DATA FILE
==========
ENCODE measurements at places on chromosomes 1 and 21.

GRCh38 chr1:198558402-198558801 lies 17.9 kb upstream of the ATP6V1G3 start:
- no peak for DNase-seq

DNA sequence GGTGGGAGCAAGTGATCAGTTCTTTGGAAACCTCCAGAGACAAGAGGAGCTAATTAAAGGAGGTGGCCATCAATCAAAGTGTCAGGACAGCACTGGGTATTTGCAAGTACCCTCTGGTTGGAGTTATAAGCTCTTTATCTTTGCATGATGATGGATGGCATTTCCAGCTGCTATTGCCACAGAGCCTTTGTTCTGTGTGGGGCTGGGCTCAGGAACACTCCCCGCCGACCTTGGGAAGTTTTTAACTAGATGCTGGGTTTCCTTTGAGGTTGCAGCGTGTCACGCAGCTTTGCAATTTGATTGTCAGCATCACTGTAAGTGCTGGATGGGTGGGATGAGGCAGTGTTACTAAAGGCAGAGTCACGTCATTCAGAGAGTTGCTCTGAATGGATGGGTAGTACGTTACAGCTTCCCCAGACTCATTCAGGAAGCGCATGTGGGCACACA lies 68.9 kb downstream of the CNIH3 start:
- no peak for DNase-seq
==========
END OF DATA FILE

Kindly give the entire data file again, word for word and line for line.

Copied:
ENCODE measurements at places on chromosomes 1 and 21.

GRCh38 chr1:198558402-198558801 lies 17.9 kb upstream of the ATP6V1G3 start:
- no peak for DNase-seq

DNA sequence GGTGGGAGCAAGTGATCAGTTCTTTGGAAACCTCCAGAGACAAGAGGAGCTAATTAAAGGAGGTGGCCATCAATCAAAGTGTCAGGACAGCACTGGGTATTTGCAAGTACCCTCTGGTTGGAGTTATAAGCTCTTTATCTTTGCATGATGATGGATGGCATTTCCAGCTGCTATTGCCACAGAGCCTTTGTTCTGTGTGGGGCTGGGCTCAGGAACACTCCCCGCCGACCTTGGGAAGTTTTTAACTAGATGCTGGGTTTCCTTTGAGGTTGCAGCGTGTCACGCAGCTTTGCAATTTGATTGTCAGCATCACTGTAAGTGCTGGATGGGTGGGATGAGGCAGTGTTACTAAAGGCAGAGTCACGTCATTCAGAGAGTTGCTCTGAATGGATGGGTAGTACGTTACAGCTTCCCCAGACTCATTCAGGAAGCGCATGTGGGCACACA lies 68.9 kb downstream of the CNIH3 start:
- no peak for DNase-seq